8.  Should Statements:  You tell yourself that things should be the way you hoped or expected them to be.  After playing a difficult piece on the piano, a gifted pianist told herself, "I shouldn't have made so many mistakes."  This made her feel so disgusted that she quit practicing for several days.  "Musts", "oughts", and "have-to's" are similar offenders.  "Should statements" that are directed against yourself lead to guilt and frustration.  Should statements that are directed against other people or the world in general lead to anger and frustration:  "He shouldn't be so stubborn and argumentative."  Many people try to motivate themselves with shoulds and shouldn'ts, as if they were delinquents who had to be punished before they could be expected to do anything.  "I shouldn't eat that donut."  This usually doesn't work because all these shoulds and musts make you feel rebellious and you get the urge to do just the opposite.  

 9.  Labeling:  Labeling is an extreme form of all-or-nothing thinking.  Instead of thinking, "I made a mistake.", you attach a negative label to yourself:  "I'm a loser."  You might also label yourself a "fool" or "a failure" or "a jerk."  Labeling is quite irrational because you are not the same as what you do.  Human beings exist, but "fools", "losers", and "jerks" do not.  These labels are just useless abstractions that lead to anger, anxiety, frustration, and low self-esteem.  You may also label others.  When someone does something that rubs you the wrong way, you may tell yourself:  "He's a snob."  Then you feel that the problem is with that person's character or essence instead of with their thinking or behavior.  You see them as totally bad.  This makes you feel hostile and hopeless about improving things and leaves little room for constructive communication.

10.  Personalization and Blame:  Personalization occurs when you hold yourself personally responsible for an event that isn't exactly under your control.  When a woman received a note that her child was having difficulties at school, she told herself, "This shows what a bad mother I am."--instead of trying to pinpoint the cause of the problem so that she could be helpful to her child.  When another woman's husband beat her, she told herself, "If only I were better in the bedroom he wouldn't beat me."  Personalization leads to guilt, shame, and feelings of inadequacy.  Some people do the opposite.  They blame other people or their circumstances for their problems, and they overlook ways that they might be contributing to the problem:  "The reason my marriage is so lousy is because my husband is totally unreasonable."  Blame usually doesn't work very well because other people will resent being scapegoated and they will just toss the blame right back in your lap.  It's like the game of hot potato--no one wants to get stuck with it.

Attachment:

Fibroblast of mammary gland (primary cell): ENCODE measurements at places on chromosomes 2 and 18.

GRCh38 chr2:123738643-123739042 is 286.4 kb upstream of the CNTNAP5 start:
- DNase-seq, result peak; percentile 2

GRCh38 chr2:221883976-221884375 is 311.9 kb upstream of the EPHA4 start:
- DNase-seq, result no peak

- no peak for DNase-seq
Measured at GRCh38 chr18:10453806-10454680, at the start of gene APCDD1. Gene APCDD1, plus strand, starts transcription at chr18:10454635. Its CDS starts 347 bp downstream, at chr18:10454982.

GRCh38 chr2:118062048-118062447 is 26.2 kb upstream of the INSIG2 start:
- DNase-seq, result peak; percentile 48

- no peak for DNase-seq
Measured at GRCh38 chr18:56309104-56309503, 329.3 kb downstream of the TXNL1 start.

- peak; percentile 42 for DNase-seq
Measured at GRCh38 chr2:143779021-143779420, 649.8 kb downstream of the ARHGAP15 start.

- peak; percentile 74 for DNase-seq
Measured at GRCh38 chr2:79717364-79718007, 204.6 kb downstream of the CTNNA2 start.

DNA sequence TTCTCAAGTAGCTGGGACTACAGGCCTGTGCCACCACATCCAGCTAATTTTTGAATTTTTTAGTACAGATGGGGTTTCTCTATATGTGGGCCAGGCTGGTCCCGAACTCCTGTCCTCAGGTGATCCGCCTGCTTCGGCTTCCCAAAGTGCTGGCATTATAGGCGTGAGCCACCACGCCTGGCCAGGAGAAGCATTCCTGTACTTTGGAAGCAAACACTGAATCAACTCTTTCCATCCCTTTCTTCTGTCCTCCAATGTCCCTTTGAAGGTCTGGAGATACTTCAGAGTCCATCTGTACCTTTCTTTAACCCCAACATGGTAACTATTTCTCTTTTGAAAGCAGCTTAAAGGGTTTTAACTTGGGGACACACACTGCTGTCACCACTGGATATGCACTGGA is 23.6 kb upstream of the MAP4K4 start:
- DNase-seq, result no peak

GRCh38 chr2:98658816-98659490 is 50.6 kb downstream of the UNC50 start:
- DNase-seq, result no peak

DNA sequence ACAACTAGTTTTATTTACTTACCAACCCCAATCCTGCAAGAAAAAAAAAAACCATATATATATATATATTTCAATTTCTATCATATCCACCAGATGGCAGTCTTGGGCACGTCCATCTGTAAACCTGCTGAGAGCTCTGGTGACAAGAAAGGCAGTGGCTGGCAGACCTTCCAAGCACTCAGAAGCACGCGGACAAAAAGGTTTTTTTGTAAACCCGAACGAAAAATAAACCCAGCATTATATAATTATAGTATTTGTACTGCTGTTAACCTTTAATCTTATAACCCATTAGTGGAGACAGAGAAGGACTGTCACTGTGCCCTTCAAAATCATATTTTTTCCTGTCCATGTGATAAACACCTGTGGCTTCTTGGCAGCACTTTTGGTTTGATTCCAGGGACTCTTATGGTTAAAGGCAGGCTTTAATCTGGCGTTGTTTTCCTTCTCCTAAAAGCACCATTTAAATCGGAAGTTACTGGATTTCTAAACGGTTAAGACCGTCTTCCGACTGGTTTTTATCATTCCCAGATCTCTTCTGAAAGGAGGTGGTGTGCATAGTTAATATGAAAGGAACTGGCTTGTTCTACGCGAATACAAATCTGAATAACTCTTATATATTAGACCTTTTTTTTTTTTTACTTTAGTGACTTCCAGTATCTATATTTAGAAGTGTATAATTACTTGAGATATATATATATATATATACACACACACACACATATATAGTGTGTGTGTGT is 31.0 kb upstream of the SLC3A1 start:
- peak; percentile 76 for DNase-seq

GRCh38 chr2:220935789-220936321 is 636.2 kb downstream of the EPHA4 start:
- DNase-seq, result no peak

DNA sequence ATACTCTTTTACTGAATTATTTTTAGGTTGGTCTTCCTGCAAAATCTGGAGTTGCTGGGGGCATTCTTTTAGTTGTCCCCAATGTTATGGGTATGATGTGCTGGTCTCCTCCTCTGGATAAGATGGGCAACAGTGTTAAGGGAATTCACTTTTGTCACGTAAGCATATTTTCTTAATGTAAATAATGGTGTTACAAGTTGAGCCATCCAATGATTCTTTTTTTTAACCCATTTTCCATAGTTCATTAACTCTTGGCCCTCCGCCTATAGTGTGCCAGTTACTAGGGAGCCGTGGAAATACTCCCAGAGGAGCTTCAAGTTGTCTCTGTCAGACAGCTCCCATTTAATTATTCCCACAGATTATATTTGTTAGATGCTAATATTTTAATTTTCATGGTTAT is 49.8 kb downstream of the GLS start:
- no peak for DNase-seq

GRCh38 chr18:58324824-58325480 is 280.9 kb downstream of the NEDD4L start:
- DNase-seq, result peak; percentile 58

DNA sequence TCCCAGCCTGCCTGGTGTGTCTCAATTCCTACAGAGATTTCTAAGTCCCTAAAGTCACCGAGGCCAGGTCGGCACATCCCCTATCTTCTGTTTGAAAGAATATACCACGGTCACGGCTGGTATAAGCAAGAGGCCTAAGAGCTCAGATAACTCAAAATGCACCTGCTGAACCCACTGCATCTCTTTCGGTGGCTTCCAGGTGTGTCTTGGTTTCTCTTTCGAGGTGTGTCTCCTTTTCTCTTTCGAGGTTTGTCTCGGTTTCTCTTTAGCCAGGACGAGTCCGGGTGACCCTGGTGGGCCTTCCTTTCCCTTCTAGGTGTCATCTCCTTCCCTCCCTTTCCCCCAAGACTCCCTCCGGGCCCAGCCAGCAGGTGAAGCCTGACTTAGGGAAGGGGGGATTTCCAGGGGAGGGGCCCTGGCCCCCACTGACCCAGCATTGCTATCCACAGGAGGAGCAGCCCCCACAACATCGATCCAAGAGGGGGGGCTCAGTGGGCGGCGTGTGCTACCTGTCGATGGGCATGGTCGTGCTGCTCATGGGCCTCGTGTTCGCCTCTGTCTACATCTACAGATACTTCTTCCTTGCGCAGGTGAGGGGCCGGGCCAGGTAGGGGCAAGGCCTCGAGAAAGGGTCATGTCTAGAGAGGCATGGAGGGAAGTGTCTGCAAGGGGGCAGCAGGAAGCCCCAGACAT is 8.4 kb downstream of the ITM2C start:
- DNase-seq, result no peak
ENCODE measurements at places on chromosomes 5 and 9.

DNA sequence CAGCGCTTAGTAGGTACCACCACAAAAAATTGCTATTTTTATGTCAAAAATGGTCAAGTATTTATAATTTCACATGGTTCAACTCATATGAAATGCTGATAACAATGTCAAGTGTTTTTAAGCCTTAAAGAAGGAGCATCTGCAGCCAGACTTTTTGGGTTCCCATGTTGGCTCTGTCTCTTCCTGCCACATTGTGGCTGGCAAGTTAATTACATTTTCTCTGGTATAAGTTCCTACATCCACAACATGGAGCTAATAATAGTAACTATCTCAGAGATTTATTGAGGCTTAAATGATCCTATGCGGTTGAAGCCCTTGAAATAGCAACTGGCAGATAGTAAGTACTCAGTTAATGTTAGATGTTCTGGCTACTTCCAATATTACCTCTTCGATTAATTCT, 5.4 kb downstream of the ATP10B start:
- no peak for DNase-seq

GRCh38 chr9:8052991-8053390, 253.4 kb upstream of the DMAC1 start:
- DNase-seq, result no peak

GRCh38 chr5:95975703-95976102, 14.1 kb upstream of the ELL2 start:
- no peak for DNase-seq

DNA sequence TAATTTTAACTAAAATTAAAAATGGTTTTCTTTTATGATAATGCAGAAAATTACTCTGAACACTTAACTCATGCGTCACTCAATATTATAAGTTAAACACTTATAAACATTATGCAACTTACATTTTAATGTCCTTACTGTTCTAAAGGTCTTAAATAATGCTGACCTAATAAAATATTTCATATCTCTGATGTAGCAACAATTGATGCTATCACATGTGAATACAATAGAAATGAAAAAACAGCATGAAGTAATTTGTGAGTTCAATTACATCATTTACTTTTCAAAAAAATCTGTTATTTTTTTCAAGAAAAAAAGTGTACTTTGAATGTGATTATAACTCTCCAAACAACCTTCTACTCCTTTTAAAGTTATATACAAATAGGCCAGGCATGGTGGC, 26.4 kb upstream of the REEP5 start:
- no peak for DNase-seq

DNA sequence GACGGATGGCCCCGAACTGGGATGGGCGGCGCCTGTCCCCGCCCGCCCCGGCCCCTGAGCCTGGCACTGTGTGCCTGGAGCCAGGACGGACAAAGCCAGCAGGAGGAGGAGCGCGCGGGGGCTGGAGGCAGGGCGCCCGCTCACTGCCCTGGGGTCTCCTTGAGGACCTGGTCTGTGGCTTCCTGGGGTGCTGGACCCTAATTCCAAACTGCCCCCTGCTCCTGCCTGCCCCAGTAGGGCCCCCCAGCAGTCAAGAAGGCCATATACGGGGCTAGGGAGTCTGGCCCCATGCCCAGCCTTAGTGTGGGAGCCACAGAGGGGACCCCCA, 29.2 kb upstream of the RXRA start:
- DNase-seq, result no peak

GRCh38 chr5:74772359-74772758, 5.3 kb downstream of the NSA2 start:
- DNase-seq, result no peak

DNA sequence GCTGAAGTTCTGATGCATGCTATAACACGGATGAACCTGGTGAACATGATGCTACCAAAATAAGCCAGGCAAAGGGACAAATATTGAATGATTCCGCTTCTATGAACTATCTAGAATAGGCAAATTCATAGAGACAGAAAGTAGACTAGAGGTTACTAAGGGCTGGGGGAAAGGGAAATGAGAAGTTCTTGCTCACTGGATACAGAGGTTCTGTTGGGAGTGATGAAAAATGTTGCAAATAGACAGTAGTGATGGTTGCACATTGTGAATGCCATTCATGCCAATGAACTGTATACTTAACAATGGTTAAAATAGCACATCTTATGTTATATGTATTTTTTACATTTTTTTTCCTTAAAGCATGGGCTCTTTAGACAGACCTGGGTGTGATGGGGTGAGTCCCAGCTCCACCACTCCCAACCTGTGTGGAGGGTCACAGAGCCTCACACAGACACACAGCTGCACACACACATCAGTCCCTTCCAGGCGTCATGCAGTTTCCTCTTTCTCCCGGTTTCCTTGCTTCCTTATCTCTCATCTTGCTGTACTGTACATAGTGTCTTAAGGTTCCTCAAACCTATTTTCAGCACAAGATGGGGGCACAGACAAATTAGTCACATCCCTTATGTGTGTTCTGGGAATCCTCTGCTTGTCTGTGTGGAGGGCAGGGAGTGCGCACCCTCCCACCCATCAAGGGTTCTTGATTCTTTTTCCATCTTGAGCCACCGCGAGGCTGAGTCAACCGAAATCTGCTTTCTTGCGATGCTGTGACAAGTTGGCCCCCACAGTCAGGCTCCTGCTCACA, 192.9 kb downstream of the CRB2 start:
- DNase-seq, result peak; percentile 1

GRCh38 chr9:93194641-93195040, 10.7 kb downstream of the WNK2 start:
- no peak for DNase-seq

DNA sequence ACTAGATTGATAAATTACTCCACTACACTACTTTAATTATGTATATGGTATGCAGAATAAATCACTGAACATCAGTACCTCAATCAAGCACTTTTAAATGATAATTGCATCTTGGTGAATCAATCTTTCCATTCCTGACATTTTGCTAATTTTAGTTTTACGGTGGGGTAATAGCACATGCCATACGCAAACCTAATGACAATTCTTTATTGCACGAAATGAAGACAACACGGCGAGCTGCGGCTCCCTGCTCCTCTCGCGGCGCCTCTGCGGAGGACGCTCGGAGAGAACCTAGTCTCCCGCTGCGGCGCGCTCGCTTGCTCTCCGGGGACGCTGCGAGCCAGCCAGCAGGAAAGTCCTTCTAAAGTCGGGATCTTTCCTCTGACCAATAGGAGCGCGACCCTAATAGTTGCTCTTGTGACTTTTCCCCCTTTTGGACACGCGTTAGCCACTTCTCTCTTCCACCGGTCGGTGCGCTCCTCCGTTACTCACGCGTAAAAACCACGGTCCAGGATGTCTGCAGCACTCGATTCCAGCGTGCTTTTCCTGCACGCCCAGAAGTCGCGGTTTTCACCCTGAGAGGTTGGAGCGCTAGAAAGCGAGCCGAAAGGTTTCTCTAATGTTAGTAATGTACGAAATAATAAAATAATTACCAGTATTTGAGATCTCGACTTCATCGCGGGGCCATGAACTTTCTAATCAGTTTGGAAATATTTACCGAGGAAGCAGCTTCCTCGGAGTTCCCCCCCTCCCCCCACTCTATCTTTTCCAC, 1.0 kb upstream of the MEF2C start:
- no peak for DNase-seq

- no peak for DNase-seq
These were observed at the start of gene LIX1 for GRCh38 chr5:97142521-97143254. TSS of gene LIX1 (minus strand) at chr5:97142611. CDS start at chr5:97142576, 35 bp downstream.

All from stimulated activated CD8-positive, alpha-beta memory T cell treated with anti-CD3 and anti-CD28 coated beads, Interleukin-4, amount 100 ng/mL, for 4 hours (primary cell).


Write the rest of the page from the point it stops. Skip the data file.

Do any of these sound familiar?  I know I've done some of these myself.  Sometimes, we just need to set mental boundaries once we recognize the unhelpful thought patterns we possess.  When you notice it--dismiss it in your mind and think of something positive.  It takes practice to get better at it.  Keep trying and you'll get there.